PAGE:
the Oil Pallette

May 20, 2009

I suspect that every artist has his or her favorite pigments and colors.  It is necessary to find your own.  It can be quite challenging at first to sort one’s way through the huge selection of colors available at any art supply store.  Experience is the best guide.  But that’s hard when you don’t have it.
Here’s what I use:

Color

  • Two yellows (a cool and a warm one, like citron yellow and cadmium yellow medium)
  • Two reds (a cool and a warm one, like  alizarin crimson and cadmium red medium)
  • Two blues (a cool and a warm one, like thalo blue and ultramarine blue)

The Earth Colors

  • Sienna (burnt and raw, though I most use burnt)
  • Umber (burnt and raw, though I mostly use raw)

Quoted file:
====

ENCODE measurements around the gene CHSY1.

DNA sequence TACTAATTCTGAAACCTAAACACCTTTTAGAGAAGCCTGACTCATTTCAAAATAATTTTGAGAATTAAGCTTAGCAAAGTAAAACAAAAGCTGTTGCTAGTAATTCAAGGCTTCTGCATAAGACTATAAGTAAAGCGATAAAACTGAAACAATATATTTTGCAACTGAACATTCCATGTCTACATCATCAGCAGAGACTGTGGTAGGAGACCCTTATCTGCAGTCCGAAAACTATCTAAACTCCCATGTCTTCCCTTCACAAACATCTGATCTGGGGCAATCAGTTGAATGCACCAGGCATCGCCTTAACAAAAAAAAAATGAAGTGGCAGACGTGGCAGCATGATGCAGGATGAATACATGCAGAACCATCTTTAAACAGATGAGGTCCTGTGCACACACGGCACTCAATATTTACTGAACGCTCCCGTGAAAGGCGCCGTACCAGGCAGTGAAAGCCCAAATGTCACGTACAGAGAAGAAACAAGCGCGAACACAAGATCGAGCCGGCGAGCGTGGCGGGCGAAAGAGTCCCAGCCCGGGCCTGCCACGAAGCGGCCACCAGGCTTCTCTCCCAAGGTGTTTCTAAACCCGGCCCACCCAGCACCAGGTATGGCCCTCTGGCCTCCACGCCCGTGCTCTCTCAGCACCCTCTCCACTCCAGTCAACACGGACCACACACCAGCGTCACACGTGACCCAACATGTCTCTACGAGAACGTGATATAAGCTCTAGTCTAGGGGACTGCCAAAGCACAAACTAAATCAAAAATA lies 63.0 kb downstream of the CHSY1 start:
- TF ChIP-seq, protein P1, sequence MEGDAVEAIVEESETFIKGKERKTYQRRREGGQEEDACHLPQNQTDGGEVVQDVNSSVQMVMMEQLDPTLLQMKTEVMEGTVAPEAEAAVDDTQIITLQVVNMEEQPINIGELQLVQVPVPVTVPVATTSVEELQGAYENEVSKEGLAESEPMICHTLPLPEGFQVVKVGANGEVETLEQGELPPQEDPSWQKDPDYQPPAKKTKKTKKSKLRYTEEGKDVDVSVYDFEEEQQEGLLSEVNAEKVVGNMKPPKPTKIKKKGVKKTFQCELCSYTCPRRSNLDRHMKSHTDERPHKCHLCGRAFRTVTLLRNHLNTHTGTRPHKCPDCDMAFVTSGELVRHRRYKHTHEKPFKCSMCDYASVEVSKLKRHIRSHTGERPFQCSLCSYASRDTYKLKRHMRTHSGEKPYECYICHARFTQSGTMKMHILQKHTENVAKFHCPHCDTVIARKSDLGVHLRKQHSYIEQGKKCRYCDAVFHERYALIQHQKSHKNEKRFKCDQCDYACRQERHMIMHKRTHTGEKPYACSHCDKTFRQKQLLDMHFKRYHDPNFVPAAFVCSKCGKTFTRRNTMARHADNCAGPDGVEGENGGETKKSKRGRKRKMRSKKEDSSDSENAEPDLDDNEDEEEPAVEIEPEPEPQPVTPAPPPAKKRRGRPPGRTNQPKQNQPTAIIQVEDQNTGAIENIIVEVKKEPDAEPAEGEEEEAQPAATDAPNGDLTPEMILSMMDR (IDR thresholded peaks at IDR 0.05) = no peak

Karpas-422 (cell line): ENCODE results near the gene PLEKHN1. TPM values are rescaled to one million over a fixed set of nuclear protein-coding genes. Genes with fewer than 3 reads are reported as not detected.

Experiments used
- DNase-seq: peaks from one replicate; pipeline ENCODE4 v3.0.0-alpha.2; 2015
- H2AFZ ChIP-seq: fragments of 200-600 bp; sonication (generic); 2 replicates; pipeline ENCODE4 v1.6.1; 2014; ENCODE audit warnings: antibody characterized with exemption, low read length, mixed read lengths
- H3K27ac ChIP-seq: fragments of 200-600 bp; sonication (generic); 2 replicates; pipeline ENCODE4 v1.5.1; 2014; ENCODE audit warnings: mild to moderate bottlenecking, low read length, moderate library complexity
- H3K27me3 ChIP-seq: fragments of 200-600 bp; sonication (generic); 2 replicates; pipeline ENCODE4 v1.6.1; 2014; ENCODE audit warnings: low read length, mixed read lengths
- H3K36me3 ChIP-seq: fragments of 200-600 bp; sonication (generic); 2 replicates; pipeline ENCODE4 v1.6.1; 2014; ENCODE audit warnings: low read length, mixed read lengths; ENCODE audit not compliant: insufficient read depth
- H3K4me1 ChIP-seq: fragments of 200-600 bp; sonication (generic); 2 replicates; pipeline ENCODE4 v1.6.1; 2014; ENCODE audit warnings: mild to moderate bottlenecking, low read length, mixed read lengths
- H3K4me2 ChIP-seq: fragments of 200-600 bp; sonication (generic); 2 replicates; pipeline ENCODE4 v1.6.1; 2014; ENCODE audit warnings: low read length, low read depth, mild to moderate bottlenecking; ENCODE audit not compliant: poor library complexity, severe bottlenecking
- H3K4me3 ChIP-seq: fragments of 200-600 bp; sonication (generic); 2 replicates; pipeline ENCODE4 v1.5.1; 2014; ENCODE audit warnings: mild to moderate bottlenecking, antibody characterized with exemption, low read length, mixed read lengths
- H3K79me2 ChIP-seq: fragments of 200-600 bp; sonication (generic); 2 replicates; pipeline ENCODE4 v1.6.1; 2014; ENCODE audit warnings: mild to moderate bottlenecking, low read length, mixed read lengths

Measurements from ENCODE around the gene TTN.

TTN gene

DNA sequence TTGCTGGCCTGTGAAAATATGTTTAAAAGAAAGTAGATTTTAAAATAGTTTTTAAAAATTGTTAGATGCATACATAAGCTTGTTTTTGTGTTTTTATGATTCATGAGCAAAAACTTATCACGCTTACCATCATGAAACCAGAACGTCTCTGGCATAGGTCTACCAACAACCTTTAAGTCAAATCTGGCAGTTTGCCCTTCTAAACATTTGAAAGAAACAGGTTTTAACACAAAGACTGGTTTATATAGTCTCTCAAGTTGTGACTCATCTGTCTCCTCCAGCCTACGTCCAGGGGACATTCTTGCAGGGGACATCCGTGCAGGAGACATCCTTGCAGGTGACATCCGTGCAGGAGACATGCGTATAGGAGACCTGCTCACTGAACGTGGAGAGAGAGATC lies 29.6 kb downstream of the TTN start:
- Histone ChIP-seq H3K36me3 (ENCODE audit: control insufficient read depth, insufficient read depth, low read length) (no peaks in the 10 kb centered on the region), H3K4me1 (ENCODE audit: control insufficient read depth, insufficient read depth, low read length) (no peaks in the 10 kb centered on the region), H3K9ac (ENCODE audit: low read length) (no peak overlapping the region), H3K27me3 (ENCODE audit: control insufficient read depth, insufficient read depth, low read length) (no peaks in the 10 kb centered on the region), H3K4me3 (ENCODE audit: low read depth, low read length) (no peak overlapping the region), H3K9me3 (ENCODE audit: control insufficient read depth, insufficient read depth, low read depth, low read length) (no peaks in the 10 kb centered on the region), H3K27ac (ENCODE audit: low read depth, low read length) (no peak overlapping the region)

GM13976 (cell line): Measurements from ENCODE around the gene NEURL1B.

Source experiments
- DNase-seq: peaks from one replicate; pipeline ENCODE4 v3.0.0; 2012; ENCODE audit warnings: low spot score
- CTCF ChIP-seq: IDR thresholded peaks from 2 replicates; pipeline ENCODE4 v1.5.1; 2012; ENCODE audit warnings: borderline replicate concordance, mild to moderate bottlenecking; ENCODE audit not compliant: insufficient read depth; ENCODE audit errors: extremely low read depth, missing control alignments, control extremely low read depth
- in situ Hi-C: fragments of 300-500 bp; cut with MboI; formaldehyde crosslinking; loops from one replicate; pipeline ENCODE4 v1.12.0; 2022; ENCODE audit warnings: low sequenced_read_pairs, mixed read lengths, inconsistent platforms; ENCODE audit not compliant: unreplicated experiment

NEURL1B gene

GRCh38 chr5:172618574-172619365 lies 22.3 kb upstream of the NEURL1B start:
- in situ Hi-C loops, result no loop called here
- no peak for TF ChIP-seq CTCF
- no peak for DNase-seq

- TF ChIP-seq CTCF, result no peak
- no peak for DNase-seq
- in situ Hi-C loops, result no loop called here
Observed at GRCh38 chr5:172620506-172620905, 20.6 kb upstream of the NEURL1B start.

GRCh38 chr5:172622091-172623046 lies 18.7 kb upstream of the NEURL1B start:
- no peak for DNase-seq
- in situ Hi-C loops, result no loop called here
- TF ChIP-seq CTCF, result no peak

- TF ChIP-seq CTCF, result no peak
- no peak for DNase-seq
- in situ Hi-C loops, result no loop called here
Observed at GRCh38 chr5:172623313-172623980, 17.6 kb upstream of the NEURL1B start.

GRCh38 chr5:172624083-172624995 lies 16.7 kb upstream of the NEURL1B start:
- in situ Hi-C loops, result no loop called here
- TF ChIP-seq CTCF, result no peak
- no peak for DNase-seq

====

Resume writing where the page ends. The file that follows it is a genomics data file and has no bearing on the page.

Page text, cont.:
• Mars Red (a red iron oxide)
  • Yellow Ochre

Neutrals

  • Two whites (Lead white and Titanium)
  • Warm gray
  • Mars black

From these basic colors I can mix just about any thing I need while maintaining a clear idea of how I got there.  In addition, the spectral purity of a color can best be appreciated by employing it directly out of the tube, unmixed.  Therefore, one can try to achieve certain ‘mixed’ colors through translucent layers of paint, rather than mixing on the pallette.  Doing this means becoming familiar with the characteristics of the pigments themselves (opacity/translucency, saturation/tinting power and capacity to absorb oil).  It also means using the translucency effects of the oil medium to create rich vibrant colors, that resonate like a sunset.

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